Conversion and apostasy in the late Ottoman Empire

In the nineteenth-century Ottoman Empire traditional religious structures crumbled as the empire itself began to fall apart. The state's answer to schism was regulation and control, administered in the form of a number of edicts in the early part of the century. It is against this background th...

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Main Author: Deringil, Selim
Format: eBook
Language:English
Published: Cambridge Cambridge University Press 2012
Subjects:
Online Access:
Collection: Cambridge Books Online - Collection details see MPG.ReNa
Summary:In the nineteenth-century Ottoman Empire traditional religious structures crumbled as the empire itself began to fall apart. The state's answer to schism was regulation and control, administered in the form of a number of edicts in the early part of the century. It is against this background that different religious communities and individuals negotiated survival by converting to Islam when their political interests or their lives were at stake. As the century progressed, however, conversion was no longer sufficient to guarantee citizenship and property rights as the state became increasingly paranoid about its apostates and what it perceived as their 'denationalization'. The book tells the story of the struggle between the Ottoman State, the Great Powers and a multitude of evangelical organizations, shedding light on current flash-points in the Arab world and the Balkans, offering alternative perspectives on national and religious identity and the interconnection between the two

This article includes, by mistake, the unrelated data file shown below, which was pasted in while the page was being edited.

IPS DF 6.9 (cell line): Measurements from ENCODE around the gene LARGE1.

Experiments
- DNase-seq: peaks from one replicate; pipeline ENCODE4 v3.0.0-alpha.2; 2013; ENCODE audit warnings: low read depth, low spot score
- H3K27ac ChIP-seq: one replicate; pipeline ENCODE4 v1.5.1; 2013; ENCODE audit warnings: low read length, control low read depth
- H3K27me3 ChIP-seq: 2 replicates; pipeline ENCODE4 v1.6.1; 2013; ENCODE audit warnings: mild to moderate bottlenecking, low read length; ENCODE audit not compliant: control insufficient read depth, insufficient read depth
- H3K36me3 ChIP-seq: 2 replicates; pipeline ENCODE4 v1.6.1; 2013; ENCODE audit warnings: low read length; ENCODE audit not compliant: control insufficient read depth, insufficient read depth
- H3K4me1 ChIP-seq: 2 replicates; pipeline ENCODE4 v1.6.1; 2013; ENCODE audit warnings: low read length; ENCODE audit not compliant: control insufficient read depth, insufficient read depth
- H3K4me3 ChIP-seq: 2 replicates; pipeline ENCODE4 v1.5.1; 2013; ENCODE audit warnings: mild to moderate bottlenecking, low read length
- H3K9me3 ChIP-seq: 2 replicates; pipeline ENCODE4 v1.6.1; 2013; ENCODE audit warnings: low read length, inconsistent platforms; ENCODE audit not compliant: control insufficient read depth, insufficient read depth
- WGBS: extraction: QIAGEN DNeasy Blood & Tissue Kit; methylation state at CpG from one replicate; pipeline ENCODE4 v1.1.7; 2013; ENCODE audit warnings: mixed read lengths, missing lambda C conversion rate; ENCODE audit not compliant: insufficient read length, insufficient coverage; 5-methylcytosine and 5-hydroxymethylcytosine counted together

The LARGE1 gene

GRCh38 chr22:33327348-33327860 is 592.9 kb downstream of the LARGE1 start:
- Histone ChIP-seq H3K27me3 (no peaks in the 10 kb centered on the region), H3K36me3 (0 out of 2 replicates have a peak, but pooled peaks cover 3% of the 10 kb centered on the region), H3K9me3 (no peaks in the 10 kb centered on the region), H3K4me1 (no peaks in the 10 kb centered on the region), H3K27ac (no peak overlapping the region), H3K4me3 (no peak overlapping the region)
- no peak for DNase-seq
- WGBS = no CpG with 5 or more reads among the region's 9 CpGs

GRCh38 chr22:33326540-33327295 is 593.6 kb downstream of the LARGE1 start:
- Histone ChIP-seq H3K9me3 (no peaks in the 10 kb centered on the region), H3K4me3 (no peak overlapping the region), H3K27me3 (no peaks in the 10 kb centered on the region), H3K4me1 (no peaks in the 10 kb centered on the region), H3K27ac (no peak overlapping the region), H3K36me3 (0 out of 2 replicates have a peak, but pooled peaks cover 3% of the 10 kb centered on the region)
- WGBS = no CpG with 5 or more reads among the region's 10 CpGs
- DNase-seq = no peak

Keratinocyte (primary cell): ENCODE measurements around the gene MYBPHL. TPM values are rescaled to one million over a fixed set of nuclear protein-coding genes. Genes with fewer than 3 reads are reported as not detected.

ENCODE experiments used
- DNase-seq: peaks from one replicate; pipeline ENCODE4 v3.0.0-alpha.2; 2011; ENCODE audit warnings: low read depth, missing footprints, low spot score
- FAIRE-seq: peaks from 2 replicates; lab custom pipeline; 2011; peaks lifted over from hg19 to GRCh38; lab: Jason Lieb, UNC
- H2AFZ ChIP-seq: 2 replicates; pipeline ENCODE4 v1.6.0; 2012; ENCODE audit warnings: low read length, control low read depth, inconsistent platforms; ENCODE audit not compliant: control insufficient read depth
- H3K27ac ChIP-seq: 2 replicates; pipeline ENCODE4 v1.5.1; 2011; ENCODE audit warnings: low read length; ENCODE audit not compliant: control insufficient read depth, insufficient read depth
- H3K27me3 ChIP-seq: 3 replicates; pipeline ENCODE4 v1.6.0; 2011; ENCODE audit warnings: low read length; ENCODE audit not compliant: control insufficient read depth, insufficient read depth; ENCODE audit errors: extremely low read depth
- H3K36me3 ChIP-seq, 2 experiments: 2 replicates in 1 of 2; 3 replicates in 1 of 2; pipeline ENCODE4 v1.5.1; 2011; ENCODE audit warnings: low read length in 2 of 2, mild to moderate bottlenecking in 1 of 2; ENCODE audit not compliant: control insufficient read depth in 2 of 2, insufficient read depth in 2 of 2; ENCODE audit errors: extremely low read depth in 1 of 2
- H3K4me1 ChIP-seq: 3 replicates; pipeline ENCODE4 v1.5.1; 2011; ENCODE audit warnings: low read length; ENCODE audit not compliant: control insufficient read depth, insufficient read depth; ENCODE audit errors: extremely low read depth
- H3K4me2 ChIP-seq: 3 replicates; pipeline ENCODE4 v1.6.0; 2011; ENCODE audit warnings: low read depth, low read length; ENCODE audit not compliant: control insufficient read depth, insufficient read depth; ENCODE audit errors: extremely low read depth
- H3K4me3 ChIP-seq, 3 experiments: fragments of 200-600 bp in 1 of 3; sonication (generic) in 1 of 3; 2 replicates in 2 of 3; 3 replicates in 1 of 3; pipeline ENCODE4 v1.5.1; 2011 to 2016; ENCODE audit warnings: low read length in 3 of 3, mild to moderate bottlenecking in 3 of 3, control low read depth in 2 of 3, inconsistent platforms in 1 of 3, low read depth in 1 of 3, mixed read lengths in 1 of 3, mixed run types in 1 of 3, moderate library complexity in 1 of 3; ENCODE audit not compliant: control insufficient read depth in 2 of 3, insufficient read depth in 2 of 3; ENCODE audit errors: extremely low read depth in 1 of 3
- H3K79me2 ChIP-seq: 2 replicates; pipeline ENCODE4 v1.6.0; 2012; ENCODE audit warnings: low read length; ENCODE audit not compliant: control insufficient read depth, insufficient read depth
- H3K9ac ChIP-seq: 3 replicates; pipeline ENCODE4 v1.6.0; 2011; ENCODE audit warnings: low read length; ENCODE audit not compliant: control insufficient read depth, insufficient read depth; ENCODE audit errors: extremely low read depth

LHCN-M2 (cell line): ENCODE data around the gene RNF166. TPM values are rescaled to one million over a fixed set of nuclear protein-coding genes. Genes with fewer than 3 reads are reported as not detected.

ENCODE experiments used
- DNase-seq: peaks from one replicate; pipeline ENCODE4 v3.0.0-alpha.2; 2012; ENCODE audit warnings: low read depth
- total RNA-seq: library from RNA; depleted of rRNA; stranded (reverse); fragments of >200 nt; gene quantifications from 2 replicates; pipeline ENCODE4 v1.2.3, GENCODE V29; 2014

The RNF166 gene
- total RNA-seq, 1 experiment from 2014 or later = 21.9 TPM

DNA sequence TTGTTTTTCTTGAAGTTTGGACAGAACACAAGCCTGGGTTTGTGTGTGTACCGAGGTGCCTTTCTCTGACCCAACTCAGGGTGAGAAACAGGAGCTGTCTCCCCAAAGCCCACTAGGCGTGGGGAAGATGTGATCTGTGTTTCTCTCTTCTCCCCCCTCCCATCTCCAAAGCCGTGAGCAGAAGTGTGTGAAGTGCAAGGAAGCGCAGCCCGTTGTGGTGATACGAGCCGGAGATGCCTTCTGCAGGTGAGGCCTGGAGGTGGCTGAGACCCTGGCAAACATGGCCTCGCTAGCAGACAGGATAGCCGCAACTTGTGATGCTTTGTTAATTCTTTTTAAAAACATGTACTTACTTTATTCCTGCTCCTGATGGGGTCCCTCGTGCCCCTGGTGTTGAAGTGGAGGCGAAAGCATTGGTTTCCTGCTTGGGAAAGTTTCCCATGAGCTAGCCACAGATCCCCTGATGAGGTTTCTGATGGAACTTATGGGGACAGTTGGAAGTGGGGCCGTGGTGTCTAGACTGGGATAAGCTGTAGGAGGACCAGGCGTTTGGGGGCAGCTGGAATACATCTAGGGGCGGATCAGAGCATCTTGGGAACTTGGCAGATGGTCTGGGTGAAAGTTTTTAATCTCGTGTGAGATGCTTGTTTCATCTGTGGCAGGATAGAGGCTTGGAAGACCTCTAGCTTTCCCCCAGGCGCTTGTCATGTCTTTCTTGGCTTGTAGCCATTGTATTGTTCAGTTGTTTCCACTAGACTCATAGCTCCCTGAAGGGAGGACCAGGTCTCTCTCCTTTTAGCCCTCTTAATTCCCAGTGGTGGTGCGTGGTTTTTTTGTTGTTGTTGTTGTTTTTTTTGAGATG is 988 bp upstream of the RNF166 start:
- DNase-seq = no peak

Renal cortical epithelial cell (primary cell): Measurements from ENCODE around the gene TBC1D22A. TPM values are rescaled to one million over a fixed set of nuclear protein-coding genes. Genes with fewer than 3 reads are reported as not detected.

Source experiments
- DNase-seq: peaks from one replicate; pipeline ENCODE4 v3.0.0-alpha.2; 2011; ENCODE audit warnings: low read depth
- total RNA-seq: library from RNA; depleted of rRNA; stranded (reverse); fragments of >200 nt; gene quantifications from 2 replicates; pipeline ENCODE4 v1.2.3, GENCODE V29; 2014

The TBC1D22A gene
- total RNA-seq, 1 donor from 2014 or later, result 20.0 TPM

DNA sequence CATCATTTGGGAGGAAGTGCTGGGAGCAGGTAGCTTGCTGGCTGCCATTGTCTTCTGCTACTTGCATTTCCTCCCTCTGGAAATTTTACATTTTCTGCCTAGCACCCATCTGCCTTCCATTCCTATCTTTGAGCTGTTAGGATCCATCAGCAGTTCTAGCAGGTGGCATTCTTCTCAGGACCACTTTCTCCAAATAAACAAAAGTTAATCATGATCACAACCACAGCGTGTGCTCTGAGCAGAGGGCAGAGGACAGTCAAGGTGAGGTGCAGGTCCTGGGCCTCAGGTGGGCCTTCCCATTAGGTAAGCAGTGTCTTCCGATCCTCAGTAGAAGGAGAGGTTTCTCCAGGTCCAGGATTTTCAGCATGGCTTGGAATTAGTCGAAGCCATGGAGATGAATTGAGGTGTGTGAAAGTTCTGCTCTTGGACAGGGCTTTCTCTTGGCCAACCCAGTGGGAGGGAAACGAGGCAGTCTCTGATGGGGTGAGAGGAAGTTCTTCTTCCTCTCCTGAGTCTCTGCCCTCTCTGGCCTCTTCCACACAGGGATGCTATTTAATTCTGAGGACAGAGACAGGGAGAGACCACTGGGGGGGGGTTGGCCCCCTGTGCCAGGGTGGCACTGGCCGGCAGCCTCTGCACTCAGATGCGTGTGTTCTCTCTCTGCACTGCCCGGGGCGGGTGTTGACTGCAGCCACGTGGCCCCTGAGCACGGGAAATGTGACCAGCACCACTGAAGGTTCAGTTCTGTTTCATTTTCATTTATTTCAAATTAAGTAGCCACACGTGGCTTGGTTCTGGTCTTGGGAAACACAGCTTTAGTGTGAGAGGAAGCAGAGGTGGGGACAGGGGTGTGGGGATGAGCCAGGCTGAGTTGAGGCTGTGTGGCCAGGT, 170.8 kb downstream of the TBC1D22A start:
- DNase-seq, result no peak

Physical Description:281 pages digital
ISBN:9780511791444